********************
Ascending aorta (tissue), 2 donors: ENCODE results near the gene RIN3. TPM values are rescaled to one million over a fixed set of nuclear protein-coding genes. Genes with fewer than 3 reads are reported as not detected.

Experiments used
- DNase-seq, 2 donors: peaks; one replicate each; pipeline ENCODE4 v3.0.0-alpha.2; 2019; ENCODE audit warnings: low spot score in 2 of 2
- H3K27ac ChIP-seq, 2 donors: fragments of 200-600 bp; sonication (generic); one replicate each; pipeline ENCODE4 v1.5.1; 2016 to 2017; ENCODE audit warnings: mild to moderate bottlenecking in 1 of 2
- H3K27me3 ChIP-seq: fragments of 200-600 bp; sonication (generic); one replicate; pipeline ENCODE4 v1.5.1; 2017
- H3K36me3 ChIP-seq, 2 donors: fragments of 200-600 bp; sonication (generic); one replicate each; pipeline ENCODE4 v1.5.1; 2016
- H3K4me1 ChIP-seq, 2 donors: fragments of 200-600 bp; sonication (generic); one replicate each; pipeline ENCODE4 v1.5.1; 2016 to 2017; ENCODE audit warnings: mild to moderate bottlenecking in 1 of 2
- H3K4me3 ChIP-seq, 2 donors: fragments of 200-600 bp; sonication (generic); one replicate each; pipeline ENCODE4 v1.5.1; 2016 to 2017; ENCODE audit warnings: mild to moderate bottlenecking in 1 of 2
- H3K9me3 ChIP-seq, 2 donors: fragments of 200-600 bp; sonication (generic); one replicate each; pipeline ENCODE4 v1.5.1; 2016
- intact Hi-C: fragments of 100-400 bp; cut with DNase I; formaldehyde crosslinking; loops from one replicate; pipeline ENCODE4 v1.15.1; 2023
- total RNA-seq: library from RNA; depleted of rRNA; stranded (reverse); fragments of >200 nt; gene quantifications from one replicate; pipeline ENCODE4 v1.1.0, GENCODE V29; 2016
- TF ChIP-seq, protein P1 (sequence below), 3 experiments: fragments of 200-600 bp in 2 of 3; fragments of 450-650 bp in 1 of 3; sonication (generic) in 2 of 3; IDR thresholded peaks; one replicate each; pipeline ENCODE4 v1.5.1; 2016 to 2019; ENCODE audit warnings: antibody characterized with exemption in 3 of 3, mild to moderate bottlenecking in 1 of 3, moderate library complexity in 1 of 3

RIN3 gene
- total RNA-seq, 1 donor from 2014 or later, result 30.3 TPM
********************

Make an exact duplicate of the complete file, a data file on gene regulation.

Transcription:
Ascending aorta (tissue), 2 donors: ENCODE results near the gene RIN3. TPM values are rescaled to one million over a fixed set of nuclear protein-coding genes. Genes with fewer than 3 reads are reported as not detected.

Experiments used
- DNase-seq, 2 donors: peaks; one replicate each; pipeline ENCODE4 v3.0.0-alpha.2; 2019; ENCODE audit warnings: low spot score in 2 of 2
- H3K27ac ChIP-seq, 2 donors: fragments of 200-600 bp; sonication (generic); one replicate each; pipeline ENCODE4 v1.5.1; 2016 to 2017; ENCODE audit warnings: mild to moderate bottlenecking in 1 of 2
- H3K27me3 ChIP-seq: fragments of 200-600 bp; sonication (generic); one replicate; pipeline ENCODE4 v1.5.1; 2017
- H3K36me3 ChIP-seq, 2 donors: fragments of 200-600 bp; sonication (generic); one replicate each; pipeline ENCODE4 v1.5.1; 2016
- H3K4me1 ChIP-seq, 2 donors: fragments of 200-600 bp; sonication (generic); one replicate each; pipeline ENCODE4 v1.5.1; 2016 to 2017; ENCODE audit warnings: mild to moderate bottlenecking in 1 of 2
- H3K4me3 ChIP-seq, 2 donors: fragments of 200-600 bp; sonication (generic); one replicate each; pipeline ENCODE4 v1.5.1; 2016 to 2017; ENCODE audit warnings: mild to moderate bottlenecking in 1 of 2
- H3K9me3 ChIP-seq, 2 donors: fragments of 200-600 bp; sonication (generic); one replicate each; pipeline ENCODE4 v1.5.1; 2016
- intact Hi-C: fragments of 100-400 bp; cut with DNase I; formaldehyde crosslinking; loops from one replicate; pipeline ENCODE4 v1.15.1; 2023
- total RNA-seq: library from RNA; depleted of rRNA; stranded (reverse); fragments of >200 nt; gene quantifications from one replicate; pipeline ENCODE4 v1.1.0, GENCODE V29; 2016
- TF ChIP-seq, protein P1 (sequence below), 3 experiments: fragments of 200-600 bp in 2 of 3; fragments of 450-650 bp in 1 of 3; sonication (generic) in 2 of 3; IDR thresholded peaks; one replicate each; pipeline ENCODE4 v1.5.1; 2016 to 2019; ENCODE audit warnings: antibody characterized with exemption in 3 of 3, mild to moderate bottlenecking in 1 of 3, moderate library complexity in 1 of 3

RIN3 gene
- total RNA-seq, 1 donor from 2014 or later, result 30.3 TPM